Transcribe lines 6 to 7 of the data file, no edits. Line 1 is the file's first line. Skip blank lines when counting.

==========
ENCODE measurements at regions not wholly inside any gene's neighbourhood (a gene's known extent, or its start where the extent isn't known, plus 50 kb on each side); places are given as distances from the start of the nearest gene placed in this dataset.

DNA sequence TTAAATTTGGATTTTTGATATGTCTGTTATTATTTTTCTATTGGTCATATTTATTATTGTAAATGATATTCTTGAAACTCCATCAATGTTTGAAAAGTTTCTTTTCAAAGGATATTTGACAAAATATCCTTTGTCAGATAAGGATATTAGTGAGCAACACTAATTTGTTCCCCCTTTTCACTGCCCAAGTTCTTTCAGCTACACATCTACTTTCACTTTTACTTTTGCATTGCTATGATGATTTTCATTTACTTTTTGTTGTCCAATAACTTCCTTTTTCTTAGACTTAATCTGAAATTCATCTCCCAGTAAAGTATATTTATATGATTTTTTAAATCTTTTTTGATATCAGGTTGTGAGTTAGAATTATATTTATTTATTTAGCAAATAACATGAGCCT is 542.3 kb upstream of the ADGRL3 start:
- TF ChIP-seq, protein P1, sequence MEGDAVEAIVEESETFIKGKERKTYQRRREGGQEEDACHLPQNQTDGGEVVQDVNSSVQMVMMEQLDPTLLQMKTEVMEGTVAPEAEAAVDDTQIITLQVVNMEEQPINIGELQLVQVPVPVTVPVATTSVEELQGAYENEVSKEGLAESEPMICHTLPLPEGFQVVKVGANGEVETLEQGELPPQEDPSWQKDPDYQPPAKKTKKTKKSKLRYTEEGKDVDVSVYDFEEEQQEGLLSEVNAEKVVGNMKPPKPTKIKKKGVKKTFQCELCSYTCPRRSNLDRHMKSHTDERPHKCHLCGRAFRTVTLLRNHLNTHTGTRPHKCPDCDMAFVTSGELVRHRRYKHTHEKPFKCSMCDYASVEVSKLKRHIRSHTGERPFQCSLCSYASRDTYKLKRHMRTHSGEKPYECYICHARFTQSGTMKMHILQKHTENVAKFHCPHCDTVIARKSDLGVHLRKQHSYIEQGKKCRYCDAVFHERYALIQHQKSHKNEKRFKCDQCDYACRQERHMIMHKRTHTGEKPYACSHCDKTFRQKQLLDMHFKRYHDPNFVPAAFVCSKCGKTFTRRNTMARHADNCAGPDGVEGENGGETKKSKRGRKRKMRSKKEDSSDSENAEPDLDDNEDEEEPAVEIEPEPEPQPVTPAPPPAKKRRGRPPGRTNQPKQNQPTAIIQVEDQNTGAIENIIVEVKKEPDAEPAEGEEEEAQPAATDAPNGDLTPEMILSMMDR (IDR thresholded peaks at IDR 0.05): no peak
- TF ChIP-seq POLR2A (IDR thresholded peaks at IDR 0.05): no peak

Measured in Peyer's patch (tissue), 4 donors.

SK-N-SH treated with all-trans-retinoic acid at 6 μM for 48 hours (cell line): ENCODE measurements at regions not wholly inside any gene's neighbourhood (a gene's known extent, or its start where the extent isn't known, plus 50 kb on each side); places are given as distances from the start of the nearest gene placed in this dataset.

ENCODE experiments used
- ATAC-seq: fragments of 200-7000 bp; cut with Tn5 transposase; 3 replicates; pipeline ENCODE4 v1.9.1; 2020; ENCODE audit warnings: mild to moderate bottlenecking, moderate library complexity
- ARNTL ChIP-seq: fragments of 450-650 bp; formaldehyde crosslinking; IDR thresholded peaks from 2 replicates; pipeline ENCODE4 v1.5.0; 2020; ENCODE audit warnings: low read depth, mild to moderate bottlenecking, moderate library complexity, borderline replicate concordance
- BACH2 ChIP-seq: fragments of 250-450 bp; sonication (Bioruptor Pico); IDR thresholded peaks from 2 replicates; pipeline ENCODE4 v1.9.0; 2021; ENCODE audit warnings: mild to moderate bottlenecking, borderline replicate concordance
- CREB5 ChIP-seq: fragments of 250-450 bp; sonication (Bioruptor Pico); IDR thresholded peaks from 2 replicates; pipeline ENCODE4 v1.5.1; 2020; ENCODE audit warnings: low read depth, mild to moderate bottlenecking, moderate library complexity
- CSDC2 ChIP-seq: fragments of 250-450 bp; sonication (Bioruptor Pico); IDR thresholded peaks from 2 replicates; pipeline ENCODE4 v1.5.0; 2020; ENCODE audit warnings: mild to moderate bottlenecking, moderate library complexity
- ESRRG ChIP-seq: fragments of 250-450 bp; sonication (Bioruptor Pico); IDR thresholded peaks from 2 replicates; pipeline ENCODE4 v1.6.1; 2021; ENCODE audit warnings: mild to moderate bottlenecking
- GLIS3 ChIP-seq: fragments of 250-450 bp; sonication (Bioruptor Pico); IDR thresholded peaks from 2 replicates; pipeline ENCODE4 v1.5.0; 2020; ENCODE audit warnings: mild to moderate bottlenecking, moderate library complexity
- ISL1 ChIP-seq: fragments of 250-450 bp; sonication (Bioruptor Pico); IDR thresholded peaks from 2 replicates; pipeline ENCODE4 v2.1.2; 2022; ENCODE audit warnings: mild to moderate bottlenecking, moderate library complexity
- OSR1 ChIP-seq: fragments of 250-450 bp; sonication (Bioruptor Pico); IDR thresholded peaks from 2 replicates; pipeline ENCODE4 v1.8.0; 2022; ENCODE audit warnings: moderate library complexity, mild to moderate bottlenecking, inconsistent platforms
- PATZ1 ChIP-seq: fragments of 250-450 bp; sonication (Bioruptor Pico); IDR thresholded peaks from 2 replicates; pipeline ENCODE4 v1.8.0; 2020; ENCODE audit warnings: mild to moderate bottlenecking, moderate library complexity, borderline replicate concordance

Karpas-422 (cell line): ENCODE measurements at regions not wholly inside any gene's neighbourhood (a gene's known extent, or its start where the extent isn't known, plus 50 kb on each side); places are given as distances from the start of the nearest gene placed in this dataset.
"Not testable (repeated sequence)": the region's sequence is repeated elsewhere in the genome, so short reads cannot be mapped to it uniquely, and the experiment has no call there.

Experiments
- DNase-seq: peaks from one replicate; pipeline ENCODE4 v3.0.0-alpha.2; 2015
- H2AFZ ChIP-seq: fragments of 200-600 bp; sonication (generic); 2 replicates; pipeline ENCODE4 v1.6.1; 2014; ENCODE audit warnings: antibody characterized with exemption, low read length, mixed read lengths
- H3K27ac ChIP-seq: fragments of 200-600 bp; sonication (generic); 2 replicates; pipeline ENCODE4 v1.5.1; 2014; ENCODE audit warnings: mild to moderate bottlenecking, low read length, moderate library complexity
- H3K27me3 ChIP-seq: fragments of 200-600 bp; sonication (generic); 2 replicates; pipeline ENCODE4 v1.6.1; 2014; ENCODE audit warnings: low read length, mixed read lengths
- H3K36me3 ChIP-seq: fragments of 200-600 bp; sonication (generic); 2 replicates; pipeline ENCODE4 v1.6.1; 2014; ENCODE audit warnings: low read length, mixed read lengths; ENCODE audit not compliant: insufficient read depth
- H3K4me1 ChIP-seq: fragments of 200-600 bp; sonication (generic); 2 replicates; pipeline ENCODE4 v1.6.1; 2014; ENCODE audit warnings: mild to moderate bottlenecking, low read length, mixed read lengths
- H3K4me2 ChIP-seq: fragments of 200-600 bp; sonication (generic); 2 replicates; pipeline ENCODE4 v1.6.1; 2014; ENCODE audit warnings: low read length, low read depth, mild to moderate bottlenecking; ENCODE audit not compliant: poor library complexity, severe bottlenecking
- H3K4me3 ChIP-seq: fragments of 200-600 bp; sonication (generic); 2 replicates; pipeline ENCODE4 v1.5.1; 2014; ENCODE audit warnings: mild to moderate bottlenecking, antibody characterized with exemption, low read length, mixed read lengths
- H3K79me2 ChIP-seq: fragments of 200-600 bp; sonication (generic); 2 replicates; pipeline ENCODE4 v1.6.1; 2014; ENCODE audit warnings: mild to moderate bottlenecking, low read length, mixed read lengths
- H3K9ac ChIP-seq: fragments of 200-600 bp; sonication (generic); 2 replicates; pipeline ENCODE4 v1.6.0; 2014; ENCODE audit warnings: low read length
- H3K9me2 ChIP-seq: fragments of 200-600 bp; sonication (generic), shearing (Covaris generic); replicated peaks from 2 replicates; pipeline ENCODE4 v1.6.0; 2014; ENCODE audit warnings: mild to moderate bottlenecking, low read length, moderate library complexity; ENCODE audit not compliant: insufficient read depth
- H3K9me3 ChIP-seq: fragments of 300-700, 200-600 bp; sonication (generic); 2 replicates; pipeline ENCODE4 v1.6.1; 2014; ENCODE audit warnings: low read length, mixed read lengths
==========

SK-N-SH treated with all-trans-retinoic acid at 6 μM for 48 hours (cell line): ENCODE measurements at regions not wholly inside any gene's neighbourhood (a gene's known extent, or its start where the extent isn't known, plus 50 kb on each side); places are given as distances from the start of the nearest gene placed in this dataset.

ENCODE experiments used